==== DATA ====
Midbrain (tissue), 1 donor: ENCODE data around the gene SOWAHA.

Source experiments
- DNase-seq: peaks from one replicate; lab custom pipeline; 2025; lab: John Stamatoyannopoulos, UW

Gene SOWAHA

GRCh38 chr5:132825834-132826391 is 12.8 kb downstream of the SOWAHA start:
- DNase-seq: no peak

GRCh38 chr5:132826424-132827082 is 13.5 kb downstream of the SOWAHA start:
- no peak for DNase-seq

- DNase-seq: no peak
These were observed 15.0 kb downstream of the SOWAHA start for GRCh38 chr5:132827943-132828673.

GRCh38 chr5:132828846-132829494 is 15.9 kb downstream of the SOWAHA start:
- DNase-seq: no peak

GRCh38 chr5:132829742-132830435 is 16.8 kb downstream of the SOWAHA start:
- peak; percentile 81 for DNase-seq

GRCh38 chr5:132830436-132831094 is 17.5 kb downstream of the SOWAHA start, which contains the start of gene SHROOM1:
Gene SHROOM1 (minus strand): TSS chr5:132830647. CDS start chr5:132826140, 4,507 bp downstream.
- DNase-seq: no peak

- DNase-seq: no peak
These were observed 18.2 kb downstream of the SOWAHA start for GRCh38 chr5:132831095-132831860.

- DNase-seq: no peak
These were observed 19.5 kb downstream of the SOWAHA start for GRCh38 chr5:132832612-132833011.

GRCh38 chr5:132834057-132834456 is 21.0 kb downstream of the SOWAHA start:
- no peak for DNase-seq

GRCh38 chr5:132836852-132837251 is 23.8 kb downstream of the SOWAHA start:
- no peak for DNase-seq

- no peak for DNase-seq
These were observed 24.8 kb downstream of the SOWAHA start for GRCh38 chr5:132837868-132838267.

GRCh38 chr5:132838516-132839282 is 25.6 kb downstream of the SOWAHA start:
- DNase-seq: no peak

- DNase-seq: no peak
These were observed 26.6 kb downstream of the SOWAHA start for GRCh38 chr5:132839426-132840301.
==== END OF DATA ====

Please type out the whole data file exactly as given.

Midbrain (tissue), 1 donor: ENCODE data around the gene SOWAHA.

Source experiments
- DNase-seq: peaks from one replicate; lab custom pipeline; 2025; lab: John Stamatoyannopoulos, UW

Gene SOWAHA

GRCh38 chr5:132825834-132826391 is 12.8 kb downstream of the SOWAHA start:
- DNase-seq: no peak

GRCh38 chr5:132826424-132827082 is 13.5 kb downstream of the SOWAHA start:
- no peak for DNase-seq

- DNase-seq: no peak
These were observed 15.0 kb downstream of the SOWAHA start for GRCh38 chr5:132827943-132828673.

GRCh38 chr5:132828846-132829494 is 15.9 kb downstream of the SOWAHA start:
- DNase-seq: no peak

GRCh38 chr5:132829742-132830435 is 16.8 kb downstream of the SOWAHA start:
- peak; percentile 81 for DNase-seq

GRCh38 chr5:132830436-132831094 is 17.5 kb downstream of the SOWAHA start, which contains the start of gene SHROOM1:
Gene SHROOM1 (minus strand): TSS chr5:132830647. CDS start chr5:132826140, 4,507 bp downstream.
- DNase-seq: no peak

- DNase-seq: no peak
These were observed 18.2 kb downstream of the SOWAHA start for GRCh38 chr5:132831095-132831860.

- DNase-seq: no peak
These were observed 19.5 kb downstream of the SOWAHA start for GRCh38 chr5:132832612-132833011.

GRCh38 chr5:132834057-132834456 is 21.0 kb downstream of the SOWAHA start:
- no peak for DNase-seq

GRCh38 chr5:132836852-132837251 is 23.8 kb downstream of the SOWAHA start:
- no peak for DNase-seq

- no peak for DNase-seq
These were observed 24.8 kb downstream of the SOWAHA start for GRCh38 chr5:132837868-132838267.

GRCh38 chr5:132838516-132839282 is 25.6 kb downstream of the SOWAHA start:
- DNase-seq: no peak

- DNase-seq: no peak
These were observed 26.6 kb downstream of the SOWAHA start for GRCh38 chr5:132839426-132840301.